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Football: Powers of recovery critical for battered Old Firm.


CELTIC and Rangers are both licking their wounds as they enter the Old Firm arena today.

The level of damage inflicted in Europe last week could decide the outcome.

Gordon Strachan's players have plenty to be proud of after staying on level terms with the magicians of Milan over three hours of action in the Champions League.

But they were physically exhausted on Wednesday night as their brave bid for a place in the quarter finals went to an extra half hour before the brilliant Kaka finally shattered their dream.

The damage to Rangers is more psychological after their impressive run of form ended on Thursday night with a dire display against Osasuna in the UEFA Cup.

You could argue that after playing their get-out-of-jail card against the Spaniards - Brahim Hemdani's perfectly-struck stoppage-time equaliser at Ibrox - Gers might feel lucky at Celtic Park today.

But a wily manager like Walter Smith will look beyond the great escape, that keeps alive their hopes of prolonging the European adventure, and examine what went wrong with his misfiring team.

It was the sort of disjointed display that might not have surprised us had Paul Le Guen still been at the helm.

But since Walter returned for his second spell at Ibrox we'd seen nothing like the disarray on the pitch that dragged the Frenchman's regime on to the rocks.

Rangers hammered Hapoel Tel-Aviv 4-0 at Ibrox to reach the last 16 of the UEFA Cup and have picked up 16 SPL points in six league games with Smith in charge.

There was no reason to scream from the rooftops that Rangers were back where they should be - but there were clear signs of progress.

There was a solid shape to the team and a safe and secure feeling that had been noticeably missing.

Now I'm not saying that the miraculous 1-1 draw with Osasuna - the performance rather than the result - takes Walter, Ally McCoist and Kenny McDowall back to the drawing board.

But it was a serious step back for Rangers after several sizeable paces forward in the last couple of months.

Defensively, why did Rangers sit in so deep and invite the Spanish side to forage forward?

Why was the quality of passing and possession so poor? Could nothing have been done to get solo striker Kris Boyd out of his isolation?

There were more questions than answers about Rangers' showing.

Some contributions - from the likes of Ugo Ehiogu, Kevin Thomson and Chris Burke, to name but three - were seriously sub standard.

We'll find out this afternoon how much damage has been done to Rangers' confidence as they prepare for their toughest test since their change of manager. We'll also be able to evaluate the knock-on effect for Celtic of two hours of high-intensity European football at the San Siro and the emotional drain of their ultimate defeat.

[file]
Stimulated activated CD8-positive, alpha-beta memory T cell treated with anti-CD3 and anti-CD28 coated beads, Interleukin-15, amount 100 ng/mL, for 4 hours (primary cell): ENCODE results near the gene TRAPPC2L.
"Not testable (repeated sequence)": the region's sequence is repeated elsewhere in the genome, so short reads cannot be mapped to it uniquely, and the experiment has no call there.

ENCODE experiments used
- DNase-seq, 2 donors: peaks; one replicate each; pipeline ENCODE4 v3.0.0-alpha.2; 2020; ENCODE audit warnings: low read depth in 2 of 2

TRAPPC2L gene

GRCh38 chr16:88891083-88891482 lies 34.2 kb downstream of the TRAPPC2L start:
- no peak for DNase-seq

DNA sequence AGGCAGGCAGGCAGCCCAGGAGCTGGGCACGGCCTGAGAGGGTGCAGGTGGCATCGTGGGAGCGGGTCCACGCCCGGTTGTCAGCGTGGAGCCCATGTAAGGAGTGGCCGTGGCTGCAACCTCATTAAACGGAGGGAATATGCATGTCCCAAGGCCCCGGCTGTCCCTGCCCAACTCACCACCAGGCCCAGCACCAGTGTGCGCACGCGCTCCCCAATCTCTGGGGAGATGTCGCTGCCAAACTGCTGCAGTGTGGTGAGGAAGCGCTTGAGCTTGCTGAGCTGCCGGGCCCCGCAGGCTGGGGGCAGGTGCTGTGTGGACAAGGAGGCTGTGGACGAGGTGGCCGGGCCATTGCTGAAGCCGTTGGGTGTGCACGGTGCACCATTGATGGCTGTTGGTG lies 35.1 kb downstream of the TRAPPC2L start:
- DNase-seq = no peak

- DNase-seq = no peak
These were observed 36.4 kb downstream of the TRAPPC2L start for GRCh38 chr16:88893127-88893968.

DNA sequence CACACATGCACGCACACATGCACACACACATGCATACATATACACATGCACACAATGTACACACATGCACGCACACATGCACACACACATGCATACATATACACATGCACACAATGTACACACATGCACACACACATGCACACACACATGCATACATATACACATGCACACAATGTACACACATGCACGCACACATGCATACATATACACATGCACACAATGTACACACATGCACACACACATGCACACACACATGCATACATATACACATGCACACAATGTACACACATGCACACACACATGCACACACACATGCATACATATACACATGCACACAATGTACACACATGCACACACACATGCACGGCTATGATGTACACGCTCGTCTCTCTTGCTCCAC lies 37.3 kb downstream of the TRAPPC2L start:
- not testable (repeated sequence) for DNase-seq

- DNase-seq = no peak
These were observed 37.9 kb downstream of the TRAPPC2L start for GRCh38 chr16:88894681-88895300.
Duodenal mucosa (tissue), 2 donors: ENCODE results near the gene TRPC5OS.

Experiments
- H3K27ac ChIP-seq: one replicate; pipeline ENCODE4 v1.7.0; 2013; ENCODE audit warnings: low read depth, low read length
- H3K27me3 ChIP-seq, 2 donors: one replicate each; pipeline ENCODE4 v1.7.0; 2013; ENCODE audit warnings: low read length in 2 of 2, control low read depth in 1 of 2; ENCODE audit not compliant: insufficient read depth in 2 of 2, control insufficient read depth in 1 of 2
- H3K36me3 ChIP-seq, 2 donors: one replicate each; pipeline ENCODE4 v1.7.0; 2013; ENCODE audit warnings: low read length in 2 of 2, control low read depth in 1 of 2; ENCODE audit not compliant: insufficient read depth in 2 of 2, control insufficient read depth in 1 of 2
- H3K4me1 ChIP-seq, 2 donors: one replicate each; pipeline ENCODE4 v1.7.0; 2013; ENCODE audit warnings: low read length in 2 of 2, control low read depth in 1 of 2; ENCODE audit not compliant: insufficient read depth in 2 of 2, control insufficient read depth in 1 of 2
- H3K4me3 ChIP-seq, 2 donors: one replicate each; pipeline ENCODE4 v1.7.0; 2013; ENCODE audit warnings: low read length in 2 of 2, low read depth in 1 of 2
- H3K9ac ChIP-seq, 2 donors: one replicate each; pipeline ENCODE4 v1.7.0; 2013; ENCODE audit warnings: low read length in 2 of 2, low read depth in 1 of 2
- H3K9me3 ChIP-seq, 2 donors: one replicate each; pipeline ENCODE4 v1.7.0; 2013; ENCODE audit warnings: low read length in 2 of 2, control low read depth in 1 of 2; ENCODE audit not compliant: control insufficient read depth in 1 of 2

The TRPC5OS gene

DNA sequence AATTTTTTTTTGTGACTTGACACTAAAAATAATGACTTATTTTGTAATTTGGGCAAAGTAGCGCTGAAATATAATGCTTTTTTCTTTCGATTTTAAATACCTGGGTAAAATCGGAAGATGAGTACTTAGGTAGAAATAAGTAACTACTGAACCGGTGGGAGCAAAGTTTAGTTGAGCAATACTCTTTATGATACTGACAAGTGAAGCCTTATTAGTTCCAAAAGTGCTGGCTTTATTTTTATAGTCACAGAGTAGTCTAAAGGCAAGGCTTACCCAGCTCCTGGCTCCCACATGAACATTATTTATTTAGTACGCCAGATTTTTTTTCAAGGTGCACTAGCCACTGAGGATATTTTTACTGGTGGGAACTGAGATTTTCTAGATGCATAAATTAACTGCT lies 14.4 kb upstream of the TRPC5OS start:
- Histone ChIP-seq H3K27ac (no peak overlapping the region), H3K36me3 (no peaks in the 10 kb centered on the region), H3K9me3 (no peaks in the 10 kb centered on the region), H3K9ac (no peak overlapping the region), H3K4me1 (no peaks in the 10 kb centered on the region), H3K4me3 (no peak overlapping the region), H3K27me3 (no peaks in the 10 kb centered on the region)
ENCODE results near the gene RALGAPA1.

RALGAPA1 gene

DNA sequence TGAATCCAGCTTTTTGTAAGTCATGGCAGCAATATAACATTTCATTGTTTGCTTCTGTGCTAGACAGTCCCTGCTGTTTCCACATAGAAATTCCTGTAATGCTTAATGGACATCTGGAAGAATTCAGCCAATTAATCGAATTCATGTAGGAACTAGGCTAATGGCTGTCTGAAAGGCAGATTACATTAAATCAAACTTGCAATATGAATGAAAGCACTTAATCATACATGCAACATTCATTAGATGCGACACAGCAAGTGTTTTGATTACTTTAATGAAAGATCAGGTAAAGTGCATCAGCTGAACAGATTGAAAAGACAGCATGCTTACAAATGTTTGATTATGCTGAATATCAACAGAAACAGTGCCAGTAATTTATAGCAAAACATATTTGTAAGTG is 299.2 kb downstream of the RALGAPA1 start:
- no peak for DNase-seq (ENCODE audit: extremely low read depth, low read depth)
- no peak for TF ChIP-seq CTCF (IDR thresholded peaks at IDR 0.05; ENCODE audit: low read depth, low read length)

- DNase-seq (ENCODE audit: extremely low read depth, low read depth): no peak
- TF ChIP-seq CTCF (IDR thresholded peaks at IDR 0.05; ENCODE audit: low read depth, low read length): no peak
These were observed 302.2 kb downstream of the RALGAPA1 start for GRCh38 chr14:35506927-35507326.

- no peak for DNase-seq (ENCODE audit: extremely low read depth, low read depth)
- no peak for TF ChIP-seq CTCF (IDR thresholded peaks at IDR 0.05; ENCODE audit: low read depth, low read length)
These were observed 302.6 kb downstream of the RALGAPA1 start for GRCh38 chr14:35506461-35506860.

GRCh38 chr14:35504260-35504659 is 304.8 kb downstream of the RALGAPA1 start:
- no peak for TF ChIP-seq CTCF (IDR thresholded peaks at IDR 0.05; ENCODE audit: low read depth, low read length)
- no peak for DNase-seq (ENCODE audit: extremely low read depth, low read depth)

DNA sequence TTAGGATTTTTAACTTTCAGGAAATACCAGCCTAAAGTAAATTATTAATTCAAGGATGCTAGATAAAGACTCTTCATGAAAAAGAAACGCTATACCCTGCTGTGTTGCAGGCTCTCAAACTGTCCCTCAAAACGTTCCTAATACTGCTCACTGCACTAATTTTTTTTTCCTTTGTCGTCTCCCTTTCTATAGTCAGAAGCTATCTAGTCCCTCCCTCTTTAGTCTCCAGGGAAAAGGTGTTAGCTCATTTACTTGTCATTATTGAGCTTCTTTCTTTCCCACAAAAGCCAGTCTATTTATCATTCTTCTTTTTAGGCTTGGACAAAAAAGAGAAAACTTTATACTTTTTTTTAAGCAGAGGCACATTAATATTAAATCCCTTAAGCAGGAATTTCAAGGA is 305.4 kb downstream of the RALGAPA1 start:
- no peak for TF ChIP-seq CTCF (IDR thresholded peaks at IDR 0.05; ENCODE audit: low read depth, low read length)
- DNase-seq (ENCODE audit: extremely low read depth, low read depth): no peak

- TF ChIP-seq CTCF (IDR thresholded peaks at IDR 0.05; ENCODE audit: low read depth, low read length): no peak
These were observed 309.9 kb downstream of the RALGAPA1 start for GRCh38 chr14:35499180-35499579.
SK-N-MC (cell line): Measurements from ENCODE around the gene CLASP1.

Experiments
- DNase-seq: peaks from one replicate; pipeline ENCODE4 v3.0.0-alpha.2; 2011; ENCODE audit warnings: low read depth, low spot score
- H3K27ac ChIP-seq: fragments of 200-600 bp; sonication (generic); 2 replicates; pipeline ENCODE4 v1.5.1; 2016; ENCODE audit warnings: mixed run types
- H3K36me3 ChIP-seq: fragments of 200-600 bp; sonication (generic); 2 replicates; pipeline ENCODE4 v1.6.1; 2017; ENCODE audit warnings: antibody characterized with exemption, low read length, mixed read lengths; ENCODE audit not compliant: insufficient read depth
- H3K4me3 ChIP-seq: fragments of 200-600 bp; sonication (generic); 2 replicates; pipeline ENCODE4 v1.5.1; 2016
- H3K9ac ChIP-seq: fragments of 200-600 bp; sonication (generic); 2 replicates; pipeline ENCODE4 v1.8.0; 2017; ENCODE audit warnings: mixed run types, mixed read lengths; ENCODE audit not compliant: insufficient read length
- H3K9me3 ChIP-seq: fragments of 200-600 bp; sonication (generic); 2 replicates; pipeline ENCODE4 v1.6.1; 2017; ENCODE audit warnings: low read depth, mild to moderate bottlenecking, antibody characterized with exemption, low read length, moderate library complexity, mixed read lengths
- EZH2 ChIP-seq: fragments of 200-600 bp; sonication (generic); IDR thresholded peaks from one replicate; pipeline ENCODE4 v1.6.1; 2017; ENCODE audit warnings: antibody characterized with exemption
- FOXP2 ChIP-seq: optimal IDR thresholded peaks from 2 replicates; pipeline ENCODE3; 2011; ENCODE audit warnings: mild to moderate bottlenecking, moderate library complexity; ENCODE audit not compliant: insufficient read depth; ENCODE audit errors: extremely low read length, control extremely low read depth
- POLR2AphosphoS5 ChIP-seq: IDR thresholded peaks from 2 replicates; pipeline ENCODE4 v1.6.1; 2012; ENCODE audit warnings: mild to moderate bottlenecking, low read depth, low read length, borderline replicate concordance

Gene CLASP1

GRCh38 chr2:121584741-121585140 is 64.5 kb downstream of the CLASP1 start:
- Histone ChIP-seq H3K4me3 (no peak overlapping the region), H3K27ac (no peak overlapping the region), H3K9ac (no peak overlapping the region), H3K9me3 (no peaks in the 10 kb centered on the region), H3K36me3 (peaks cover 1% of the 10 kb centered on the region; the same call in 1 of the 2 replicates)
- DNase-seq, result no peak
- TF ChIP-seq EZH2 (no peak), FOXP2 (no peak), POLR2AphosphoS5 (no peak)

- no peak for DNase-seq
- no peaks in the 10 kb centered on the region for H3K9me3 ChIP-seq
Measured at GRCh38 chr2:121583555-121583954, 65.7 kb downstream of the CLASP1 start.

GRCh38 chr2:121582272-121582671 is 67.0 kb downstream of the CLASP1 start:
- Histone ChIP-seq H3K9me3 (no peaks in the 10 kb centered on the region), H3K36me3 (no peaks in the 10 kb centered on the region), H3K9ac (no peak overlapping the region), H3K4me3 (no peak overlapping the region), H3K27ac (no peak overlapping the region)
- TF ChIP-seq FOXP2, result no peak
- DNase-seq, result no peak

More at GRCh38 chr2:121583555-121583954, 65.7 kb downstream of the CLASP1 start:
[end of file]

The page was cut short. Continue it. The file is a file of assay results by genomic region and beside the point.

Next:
I'm sure they will get over the disappointment of losing out to Milan after running them so close for so long - it should be easily forgotten given the importance of the match against their old rivals.

What can't be counteracted quite so easily is the sheer physical effort expended by a group of players prepared for an energy-sapping 90 minutes who then had to drag their battered bodies through a further half-hour's play.

The adrenalin will be pumping again for Celtic come today's lunchtime kick-off - but when that wears off they may have to dig into new reserves of stamina.

Some of them are carrying injuries as well.

If central defender Stephen McManus (below) could have been rested in midweek I'm sure he would have been.

No way was he clear of his groin injury but he showed true grit and played superbly.

Striker Jan Vennegoor of Hesselink was another who took dedication to duty to an impressive extreme.

Hamstring trouble has dogged him in recent weeks but he ignored his aching limbs to produce more evidence of pounds 3.4 million well spent.

I thought the Hoops' two 20-year-olds - Darren O'Dea and Aiden McGeady - made their mark at the top level with performances of great maturity.

O'Dea outplayed McManus and Lee Naylor at the back, which is saying something.

Meanwhile, McGeady showed a combination of pace and close control that meant he looked far from out of place in such illustrious company.

And I take issue with the newspaper point scorers who marked Dutch teenager Evander Sno at no more than four or five out of 10. He might have been marked down because of his part in the breakaway that led to the only goal of the tie.

Yes, he was guilty of giving away the ball - but Celtic had three quarters of the pitch to stop the Milan attack.

And for a 19-year-old playing in one of football's most famous arenas, I reckon Sno played an important role. He'll be tired though, like the rest of the Celts.

So take your pick in this battle of damaged goods.
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Title Annotation:Sport
Publication:Sunday Mail (Glasgow, Scotland)
Date:Mar 11, 2007
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